Mike Windle/Getty
People Staff
January 14, 2013 01:40 PM

Jodie Foster brought some to tears when she spoke of her ailing mother during her revealing Golden Globes speech Sunday night – and, backstage, the actress continued to praise her.

“My mom is an amazing inspiration for me,” Foster told reporters in the press room after her speech, in which she opened up about her family life with her two sons and ex-partner Cydney Bernard for the first time publicly.

“She picked me up from school and took me to see foreign films, sometimes two or three, and she wouldn’t let me do my homework because she really wanted me to see movies. She passed that along to me, and I am grateful that she wanted me to be respected.”

“That was her number one goal for me,” Foster continued, “and I think that permeated my early career.”

Foster explained that her own mom prepared her repeatedly for a career that would be fleeting, telling her it would be over at 18 and then again at 40 and asking her to consider life after acting. Fortunately, the work never evaporated.

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“I am very surprised that I ended up doing the same job that I did from the time I was 3,” she said. “I never thought that this is … what I would do when I grew up, but I realize that I get to exercise so many other aspects creatively.”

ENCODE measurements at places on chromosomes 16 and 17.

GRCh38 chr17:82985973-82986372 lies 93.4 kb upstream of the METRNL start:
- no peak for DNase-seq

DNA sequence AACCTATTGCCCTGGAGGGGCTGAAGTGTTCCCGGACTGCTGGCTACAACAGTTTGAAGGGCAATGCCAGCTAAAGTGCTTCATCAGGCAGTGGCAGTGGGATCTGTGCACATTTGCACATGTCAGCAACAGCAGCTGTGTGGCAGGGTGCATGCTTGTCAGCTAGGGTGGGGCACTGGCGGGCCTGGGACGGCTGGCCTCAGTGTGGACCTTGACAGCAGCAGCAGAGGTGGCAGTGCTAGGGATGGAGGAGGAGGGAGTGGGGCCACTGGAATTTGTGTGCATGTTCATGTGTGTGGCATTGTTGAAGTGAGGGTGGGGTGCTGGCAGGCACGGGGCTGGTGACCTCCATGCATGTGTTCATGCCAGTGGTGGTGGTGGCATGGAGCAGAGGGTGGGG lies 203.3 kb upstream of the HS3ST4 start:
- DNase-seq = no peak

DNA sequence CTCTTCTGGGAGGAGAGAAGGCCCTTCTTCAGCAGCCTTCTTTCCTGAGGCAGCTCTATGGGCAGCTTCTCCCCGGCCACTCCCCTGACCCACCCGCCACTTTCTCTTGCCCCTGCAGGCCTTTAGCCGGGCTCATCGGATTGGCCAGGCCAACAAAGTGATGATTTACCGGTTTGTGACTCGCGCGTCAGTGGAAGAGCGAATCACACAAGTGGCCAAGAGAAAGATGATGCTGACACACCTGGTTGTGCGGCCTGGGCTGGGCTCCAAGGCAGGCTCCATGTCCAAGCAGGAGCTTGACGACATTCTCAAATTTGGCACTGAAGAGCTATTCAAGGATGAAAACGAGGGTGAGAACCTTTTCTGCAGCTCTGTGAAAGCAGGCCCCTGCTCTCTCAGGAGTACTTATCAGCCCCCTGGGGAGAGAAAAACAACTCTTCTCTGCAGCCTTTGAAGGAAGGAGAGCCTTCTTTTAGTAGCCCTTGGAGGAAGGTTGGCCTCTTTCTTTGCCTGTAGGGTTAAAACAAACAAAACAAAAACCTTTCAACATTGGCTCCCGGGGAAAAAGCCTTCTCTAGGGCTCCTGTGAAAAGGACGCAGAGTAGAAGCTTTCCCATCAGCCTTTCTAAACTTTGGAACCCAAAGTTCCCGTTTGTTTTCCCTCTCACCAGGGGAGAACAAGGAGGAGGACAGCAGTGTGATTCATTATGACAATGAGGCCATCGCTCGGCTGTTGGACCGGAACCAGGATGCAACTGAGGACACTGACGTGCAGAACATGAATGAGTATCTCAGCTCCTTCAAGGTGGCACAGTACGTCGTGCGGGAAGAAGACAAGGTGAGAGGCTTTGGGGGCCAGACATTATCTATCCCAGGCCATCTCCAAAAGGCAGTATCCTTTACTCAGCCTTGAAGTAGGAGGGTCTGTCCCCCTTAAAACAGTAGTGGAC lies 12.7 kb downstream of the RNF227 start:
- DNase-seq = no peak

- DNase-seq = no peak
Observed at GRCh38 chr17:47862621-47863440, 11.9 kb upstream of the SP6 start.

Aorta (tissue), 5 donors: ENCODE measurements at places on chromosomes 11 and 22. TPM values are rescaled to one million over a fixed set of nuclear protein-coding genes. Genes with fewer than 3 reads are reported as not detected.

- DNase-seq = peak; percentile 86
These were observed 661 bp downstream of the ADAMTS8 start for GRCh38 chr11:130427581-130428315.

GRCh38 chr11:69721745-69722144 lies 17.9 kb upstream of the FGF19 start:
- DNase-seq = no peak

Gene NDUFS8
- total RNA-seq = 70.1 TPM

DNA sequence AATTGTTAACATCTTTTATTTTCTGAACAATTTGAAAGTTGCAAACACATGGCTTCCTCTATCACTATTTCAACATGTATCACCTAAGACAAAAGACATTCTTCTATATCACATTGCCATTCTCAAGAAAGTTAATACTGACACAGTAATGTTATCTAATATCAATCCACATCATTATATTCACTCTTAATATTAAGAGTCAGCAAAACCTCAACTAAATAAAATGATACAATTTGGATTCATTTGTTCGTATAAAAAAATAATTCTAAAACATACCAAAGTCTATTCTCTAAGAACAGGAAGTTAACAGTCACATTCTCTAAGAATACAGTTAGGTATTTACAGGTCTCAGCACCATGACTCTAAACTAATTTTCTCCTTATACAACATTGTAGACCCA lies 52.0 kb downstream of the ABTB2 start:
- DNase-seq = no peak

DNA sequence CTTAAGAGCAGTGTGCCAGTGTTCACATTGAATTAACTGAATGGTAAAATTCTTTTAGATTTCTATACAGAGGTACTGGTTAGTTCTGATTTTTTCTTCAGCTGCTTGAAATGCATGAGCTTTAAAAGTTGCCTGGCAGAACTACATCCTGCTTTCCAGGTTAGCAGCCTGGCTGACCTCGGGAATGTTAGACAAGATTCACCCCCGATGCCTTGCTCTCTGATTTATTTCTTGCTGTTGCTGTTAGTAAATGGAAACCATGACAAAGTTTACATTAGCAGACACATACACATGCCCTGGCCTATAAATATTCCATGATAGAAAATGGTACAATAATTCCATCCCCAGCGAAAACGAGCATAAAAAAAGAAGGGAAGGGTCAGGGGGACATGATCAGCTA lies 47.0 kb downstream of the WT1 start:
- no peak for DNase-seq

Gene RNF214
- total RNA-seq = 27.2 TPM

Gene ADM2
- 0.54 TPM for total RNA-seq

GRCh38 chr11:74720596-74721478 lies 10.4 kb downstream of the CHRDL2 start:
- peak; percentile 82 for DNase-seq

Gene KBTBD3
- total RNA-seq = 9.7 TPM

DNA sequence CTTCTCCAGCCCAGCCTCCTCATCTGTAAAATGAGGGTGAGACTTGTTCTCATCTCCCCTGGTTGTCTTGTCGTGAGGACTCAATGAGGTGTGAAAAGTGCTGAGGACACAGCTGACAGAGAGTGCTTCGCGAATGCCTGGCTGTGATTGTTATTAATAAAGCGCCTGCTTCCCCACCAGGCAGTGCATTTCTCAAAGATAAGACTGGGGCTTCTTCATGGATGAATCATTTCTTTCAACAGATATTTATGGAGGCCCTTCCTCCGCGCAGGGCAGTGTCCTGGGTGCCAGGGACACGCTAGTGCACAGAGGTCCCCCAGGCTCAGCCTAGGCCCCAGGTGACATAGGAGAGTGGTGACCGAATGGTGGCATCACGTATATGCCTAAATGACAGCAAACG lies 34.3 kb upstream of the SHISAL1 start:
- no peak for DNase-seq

Which is why, Foster said, she isn’t leaving acting any time soon … even if some thought she was making a retirement announcement on stage at the Globes. But, she said, receiving the Cecil B. DeMille lifetime achievement award did cause her to reflect on changes in her life.

“Change is important. And, you know, hopefully I’ll be doing different things than I did when I was three years old and six years old and 10 years old and 20 years old, and that your work evolves,” Foster said. “My work is evolving.”

Although her heartfelt speech confused some, Foster said it speaks for itself after more than four decades working in Hollywood as actor, writer and director. She called acting a film school for her career, saying it prepared her for directing and continuing her own cycle of self-expression – being true to herself and her “authenticity of emotions.”

“It’s a big, long career, and it’s not just a career; it’s friendships and relationships,” she said. “This is the first lifetime achievement award I have ever gotten, and it does feel like a graduation.”

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